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The background-position property
In the previous article, we discussed all about the background-repeat property and how repeating the background image in both directions is the default behavior. In case you don't want the background to be repeated, it can be quite useful to control the position of the background. As you can see from the previous examples, the default position is the top, left corner, but this can be changed very easily, through the use of the background-position property:
background-position: top center;
border: 1px solid black;
Notice how I use two values, separated by a space, to indicate the desired position. The reason is that the background-position property takes a value of the type [position], which is used to indicate a 2D location. This means that we can use either a single keyword to indicate a side, e.g. top, a two keyword value, like I did in this example, or even a percentage or length value.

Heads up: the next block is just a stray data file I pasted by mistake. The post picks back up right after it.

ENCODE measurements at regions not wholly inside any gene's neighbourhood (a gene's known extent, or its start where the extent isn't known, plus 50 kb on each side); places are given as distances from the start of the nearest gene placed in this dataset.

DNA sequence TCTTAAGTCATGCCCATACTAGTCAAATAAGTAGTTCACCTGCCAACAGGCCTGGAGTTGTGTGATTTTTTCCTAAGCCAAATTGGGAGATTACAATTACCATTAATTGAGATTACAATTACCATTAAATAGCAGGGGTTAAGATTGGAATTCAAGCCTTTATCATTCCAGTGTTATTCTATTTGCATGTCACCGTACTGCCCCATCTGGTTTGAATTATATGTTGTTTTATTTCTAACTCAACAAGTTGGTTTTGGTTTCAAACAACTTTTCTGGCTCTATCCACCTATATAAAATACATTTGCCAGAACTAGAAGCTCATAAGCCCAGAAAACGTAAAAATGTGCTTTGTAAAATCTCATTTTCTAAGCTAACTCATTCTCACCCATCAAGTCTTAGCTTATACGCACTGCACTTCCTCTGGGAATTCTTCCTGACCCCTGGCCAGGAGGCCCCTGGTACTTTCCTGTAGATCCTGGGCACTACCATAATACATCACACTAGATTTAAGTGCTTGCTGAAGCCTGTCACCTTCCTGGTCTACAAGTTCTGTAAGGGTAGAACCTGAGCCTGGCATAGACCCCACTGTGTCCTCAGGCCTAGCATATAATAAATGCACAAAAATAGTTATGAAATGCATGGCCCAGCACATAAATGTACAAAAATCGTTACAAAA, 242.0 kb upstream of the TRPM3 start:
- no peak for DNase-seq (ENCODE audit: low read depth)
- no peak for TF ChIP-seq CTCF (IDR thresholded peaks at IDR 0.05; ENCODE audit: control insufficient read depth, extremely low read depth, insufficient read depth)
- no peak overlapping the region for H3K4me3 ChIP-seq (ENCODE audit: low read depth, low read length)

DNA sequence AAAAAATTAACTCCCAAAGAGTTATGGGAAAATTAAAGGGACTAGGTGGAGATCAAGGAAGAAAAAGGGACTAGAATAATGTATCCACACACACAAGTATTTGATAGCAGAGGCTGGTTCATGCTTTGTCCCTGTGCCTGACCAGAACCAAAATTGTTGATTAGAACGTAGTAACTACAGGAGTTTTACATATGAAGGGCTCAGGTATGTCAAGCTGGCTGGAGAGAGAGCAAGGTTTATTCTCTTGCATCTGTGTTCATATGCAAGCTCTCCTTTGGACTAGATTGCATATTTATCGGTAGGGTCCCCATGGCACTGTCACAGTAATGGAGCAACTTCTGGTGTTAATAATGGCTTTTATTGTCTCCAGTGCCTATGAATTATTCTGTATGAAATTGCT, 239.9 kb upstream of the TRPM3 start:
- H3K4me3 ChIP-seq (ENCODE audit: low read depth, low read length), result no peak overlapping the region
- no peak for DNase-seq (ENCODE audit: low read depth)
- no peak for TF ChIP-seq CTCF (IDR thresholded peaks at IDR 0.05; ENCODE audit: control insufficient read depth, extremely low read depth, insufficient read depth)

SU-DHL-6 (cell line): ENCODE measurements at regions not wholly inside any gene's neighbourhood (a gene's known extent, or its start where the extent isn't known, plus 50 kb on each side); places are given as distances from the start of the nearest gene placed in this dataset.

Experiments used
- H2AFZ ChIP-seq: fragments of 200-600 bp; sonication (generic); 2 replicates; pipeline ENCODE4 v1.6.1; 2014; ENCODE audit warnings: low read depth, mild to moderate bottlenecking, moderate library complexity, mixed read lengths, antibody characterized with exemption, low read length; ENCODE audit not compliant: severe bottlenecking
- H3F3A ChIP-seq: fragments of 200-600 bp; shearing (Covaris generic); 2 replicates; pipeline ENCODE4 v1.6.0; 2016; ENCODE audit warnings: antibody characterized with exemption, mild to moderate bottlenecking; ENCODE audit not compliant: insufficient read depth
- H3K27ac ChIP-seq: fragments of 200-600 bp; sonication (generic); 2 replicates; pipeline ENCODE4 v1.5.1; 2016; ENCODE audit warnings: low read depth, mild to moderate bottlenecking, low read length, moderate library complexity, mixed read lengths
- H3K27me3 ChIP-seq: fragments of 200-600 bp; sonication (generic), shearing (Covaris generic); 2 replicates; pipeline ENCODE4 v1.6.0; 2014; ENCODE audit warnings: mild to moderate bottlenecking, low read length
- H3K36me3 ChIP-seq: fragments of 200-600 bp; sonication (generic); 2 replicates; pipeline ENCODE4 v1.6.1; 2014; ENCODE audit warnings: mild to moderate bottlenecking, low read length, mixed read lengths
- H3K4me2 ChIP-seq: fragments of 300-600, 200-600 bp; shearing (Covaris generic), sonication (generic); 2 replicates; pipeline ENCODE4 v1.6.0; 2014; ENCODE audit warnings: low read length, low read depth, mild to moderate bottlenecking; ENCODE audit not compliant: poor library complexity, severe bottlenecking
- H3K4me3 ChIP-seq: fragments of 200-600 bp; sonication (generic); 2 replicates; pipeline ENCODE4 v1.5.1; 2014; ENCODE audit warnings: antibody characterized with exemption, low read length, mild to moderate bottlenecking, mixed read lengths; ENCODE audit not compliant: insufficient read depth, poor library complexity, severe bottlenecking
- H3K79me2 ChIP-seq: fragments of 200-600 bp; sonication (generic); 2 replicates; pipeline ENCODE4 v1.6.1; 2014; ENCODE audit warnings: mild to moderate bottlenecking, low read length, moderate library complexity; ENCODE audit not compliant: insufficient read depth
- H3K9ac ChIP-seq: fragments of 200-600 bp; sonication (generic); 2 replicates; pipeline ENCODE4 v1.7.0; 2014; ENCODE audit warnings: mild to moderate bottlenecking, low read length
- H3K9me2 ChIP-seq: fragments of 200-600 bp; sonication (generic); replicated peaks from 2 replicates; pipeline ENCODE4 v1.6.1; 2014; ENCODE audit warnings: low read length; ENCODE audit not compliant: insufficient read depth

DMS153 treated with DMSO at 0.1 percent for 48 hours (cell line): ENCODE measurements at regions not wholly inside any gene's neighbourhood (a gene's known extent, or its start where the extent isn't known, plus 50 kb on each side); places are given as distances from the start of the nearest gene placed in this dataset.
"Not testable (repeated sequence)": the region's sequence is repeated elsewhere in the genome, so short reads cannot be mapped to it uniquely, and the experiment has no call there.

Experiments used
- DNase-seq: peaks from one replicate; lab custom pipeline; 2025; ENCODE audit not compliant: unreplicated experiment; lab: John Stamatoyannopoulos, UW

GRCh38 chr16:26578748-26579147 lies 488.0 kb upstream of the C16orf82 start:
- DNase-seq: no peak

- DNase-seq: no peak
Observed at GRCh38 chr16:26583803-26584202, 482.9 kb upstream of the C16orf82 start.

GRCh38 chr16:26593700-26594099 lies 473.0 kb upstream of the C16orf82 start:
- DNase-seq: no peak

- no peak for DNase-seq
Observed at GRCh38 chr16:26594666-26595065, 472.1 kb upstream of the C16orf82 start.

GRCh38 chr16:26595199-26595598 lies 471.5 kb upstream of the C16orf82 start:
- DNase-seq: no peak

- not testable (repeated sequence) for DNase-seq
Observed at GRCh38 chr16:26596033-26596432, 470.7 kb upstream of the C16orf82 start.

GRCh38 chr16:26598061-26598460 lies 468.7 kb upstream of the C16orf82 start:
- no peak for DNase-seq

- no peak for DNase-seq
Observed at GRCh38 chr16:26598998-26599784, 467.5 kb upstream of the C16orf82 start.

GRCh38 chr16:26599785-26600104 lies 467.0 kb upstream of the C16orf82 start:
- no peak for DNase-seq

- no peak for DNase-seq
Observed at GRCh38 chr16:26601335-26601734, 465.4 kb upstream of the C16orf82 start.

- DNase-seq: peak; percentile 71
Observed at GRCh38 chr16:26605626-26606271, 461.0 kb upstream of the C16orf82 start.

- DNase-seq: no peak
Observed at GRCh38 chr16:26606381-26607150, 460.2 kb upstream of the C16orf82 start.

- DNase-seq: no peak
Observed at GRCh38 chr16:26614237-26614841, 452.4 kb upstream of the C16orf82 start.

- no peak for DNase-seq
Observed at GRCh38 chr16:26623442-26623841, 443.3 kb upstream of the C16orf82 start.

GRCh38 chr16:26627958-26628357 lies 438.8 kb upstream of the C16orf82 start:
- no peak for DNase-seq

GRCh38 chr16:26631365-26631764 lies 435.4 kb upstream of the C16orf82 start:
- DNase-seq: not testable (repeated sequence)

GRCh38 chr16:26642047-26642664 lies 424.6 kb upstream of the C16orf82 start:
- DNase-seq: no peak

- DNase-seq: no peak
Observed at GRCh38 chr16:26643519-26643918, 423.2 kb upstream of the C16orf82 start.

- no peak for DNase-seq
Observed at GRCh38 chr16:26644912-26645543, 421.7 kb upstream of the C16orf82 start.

In the example above, I want the background to be placed in the center position, aligned to the top of the element, but there are many other possibilities when positioning the background. Just check out this next example, where I show you some of the many combinations:
border: 1px solid black;
<div class="box" style="background-position: top;">
<div class="box" style="background-position: top right;">
<div class="box" style="background-position: bottom left;">
<div class="box" style="background-position: 10% 50%;">
<div class="box" style="background-position: 10px 30px;">
<div class="box" style="background-position: 50% bottom;">
Notice how we can use either one or two values, and we can use the position keywords (top, bottom, left, right and center) as well as percentages and lengths - we can even combine them like in the last example!
The flexibility of the background-position property allows you to position your backgrounds very precisely. Since the property accepts length and percentage based values, negative values are of course accepted as well. This is used frequently when combining several images, e.g. icons, into a large image (to save bandwidth and browser connections) and then only showing the relevant part of the image.